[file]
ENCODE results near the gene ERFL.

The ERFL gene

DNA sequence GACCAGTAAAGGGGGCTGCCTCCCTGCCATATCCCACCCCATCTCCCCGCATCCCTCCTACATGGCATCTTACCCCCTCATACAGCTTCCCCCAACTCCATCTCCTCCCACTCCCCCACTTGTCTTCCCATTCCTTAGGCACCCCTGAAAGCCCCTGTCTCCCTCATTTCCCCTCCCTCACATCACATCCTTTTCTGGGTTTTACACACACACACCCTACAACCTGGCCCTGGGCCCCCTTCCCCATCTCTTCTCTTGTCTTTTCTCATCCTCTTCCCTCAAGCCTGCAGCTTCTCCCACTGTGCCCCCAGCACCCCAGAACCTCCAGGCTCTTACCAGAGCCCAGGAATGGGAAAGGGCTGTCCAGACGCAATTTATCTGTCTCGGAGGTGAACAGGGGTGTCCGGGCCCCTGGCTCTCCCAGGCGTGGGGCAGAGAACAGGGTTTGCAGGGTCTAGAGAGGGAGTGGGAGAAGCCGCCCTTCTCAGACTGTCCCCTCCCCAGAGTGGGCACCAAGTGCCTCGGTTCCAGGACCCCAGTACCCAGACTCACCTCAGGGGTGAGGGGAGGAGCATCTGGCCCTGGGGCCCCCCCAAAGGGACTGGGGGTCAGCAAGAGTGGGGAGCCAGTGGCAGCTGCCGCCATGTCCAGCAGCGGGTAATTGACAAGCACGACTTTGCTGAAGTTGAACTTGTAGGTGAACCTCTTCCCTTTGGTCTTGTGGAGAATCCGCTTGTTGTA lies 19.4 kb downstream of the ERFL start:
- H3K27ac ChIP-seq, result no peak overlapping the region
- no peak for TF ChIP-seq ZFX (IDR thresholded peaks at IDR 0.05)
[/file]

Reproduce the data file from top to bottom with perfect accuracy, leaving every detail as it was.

ENCODE results near the gene ERFL.

The ERFL gene

DNA sequence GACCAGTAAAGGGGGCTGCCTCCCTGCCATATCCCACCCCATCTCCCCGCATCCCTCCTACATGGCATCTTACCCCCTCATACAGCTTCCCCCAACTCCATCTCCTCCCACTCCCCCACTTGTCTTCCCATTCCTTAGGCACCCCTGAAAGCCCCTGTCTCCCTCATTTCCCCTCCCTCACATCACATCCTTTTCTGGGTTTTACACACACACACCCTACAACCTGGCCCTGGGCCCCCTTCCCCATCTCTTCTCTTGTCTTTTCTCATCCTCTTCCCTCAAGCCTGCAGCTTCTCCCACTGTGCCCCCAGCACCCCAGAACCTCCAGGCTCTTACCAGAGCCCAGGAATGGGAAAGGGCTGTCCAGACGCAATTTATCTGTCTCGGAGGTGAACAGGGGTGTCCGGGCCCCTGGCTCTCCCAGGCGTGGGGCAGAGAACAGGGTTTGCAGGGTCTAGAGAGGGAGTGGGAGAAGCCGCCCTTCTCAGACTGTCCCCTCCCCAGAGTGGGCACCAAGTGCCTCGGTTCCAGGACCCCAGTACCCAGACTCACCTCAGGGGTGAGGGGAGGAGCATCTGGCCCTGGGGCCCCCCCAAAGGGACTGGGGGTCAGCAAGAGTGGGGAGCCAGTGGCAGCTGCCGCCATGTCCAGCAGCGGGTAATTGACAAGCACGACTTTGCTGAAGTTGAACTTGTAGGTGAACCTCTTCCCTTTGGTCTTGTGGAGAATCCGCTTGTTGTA lies 19.4 kb downstream of the ERFL start:
- H3K27ac ChIP-seq, result no peak overlapping the region
- no peak for TF ChIP-seq ZFX (IDR thresholded peaks at IDR 0.05)